Raine, Craig (Vol. 103)
Craig Raine 1944–
English poet, critic, and editor.
The following entry presents criticism of Raine's work through 1995. For further information on his life and career, see CLC, Volume 32.
Widely regarded as among the foremost of England's contemporary poets, Raine writes allusive, erudite poetry stylistically characterized by dazzling wordplay, startling imagery, and strange metaphors. Many critics believe that he has revitalized modern British verse by leading the so-called "Martian" school of poets, a loose literary movement which takes its name from the title of Raine's book of poetry, A Martian Sends a Postcard Home (1979). Martian poetry, like Raine's early verse, features unexpected imagery, unique and metaphoric language, and an emphasis on an alien point of view that makes the familiar, everyday world seem fresh, newly discovered, and sometimes humorous. Thomas Lux has declared Raine "a poet of rare wit, originality, and humanity."
Raine was born December 3, 1944, in Shildon, County Durham, to working-class parents. He attended Exeter College at Oxford University, where he earned an honors degree in English language and literature in 1965 and a bachelor's degree in nineteenth- and twentieth-century studies in 1968. Raine attempted to write a doctoral dissertation about English poet Samuel Taylor Coleridge's poetic philosophy, but abandoned the project in 1971 when he received a one-year appointment as lecturer at Exeter. After his 1972 marriage to Ann Pasternak Slater, the grand-niece of Russian author Boris Pasternak, Raine continued to lecture at various colleges at Oxford until 1979. During the late 1970s, poems that Raine submitted to English periodicals began attracting attention: he twice took the Cheltenham Poetry Prize and received second prize in the 1978 National Poetry Competition. The publication of his first poetry collection, The Onion, Memory (1978), generated such controversy in the English poetry establishment that Raine promptly published A Martian Sends a Postcard Home, which includes the award-winning title poem. From 1981 to 1991, Raine served as poetry editor at Faber & Faber publishers, which made him the first poetry editor for that firm since T. S. Eliot to publish his own works, including the poetry collection Rich (1984), the never-performed libretto The Electrification of the Soviet Union (1986), and a collection of astute critical essays, Haydn and the Valve Trumpet (1990). Since 1991, Raine has taught as a fellow at New College, Oxford, and has completed the epic poem History: The Home Movie (1994).
Possessing deep affinities with early twentieth-century modernist and imagist poetics, Raine's poetry represents a continuous but often witty questioning about "whether seeing is believing," according to Michael Hulse, but his later verse expands to include personal, autobiographical observations about the human condition. The poems—some have called them conceits—in The Onion, Memory feature the poet's intensely metaphoric descriptions of daily, ordinary objects and phenomena: animals, insects, gardens, vegetation, butchers, barbers, grocers. Similarly, A Martian Sends a Postcard Home contains the eyewitness accounts of an imagined visitor from Mars who describes various things used every day on Earth and amusingly reveals his incomprehension of their purpose. Rich marks Raine's movement toward a more narrative style in his poetry and furthers his experimentation with wordplay. Divided into three sections—the second consisting of a prose memoir of his father and his family background through age sixteen—the poems in Rich depict episodes in the lives of his parents, himself, and his young daughter. This volume also displays Raine's personal, autobiographical impulses and presents several poems about love and sex. History, identified by the publishers as "a novel in verse," chronicles the history of most of the twentieth century in Europe through events selected from the family histories of the Raines and the Pasternaks. Comprising dozens of individual parts written in three-line stanzas, the poem makes use of riddling metaphors, graphic sexual language, and violence.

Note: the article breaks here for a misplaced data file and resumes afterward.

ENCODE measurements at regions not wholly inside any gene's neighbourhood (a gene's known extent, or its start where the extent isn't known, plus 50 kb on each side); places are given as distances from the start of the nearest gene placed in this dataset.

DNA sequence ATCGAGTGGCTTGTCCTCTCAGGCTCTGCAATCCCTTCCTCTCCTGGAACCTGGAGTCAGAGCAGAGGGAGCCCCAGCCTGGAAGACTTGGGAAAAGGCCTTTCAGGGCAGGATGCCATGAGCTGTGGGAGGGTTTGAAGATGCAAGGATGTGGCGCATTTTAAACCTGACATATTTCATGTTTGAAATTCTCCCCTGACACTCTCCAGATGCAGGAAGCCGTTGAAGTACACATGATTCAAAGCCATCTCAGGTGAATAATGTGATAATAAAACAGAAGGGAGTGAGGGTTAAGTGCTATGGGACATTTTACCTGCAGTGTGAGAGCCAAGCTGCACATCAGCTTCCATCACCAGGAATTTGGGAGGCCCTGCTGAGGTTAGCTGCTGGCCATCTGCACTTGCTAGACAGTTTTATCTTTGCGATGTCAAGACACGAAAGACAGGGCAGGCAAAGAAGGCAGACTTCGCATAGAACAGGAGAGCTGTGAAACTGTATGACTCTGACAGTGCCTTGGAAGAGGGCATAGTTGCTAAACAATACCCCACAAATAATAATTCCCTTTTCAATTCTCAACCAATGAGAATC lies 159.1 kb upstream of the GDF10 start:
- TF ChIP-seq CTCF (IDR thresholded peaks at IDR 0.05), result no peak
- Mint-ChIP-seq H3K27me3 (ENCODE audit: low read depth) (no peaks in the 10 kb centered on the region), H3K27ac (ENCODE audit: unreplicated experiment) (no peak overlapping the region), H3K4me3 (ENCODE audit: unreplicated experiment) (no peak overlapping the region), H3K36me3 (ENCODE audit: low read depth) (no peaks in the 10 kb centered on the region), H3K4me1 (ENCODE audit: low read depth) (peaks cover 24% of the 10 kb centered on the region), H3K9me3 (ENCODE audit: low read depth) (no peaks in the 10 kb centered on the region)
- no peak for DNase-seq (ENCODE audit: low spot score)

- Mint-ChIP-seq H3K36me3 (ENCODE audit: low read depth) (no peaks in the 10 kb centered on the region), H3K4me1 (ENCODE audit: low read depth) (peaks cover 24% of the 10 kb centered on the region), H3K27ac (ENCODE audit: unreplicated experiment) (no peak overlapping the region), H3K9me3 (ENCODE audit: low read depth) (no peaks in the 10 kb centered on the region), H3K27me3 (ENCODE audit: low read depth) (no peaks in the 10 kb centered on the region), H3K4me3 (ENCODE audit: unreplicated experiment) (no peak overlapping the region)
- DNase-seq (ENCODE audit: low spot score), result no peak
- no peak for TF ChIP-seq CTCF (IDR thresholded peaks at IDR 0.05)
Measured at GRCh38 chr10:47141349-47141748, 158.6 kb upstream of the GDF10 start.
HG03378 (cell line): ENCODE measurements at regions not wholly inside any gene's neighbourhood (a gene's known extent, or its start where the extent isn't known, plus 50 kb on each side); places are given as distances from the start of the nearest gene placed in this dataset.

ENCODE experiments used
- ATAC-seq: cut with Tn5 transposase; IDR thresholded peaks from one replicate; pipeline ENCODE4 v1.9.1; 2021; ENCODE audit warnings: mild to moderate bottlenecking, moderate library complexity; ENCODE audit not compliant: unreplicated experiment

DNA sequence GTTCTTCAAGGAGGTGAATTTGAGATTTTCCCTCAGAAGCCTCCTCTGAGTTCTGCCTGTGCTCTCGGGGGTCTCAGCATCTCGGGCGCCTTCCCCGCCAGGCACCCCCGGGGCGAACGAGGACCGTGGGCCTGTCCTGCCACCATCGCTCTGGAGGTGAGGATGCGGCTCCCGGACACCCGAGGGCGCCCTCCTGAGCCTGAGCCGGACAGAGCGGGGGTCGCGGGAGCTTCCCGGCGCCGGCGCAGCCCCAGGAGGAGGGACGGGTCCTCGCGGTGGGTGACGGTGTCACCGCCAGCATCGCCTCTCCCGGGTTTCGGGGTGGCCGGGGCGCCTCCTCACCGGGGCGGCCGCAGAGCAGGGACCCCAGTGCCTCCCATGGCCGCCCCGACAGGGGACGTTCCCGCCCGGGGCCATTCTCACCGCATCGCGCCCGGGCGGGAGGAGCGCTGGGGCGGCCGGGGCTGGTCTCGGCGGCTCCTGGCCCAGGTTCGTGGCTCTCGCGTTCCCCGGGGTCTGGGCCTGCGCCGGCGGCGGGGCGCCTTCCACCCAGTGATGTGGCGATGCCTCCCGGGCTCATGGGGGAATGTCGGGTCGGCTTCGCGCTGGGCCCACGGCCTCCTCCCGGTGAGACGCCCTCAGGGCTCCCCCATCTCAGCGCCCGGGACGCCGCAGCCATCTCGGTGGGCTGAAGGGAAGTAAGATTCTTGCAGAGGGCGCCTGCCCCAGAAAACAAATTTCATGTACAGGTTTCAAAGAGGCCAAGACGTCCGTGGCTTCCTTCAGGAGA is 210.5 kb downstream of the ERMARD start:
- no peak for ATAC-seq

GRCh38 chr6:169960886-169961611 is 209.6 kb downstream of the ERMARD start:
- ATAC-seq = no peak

Reactions to Raine's first two poetry collections initially polarized the English critical community, represented equally well by the extremes of infatuated enthusiasm and near-hysterical dismissal. Most critics have marveled at "Raine's odd Tightness of perception," as Lux put it, but others have claimed that his poetry is "superficial and escapist … [seeming] slickly clever rather than artistically accomplished," according to Martin Booth. John Bayley has observed that Raine's poems "frequently pull off the really difficult feat of not sounding like 'poetry' at all, but just seeming a very clever way of saying something arresting." Although most critics immediately recognized Raine's enlivening and significant impact on English poetry, some have faulted his earlier work for not addressing human emotions or concerns. Since Rich, however, commentators have detected a humane, more personal approach in Raine's writings, and they have continued to comment on his linguistic and metaphoric pyrotechnics, often mentioning the influence of Pound, Lowell, or Stevens along the way. Once relatively unknown in the United States, Raine has gained a growing audience since the publication of History. Hulse has suggested that "Raine's future development must be of great interest to anyone seriously concerned with the future development of the poetic imagination."
The Onion, Memory (poetry) 1978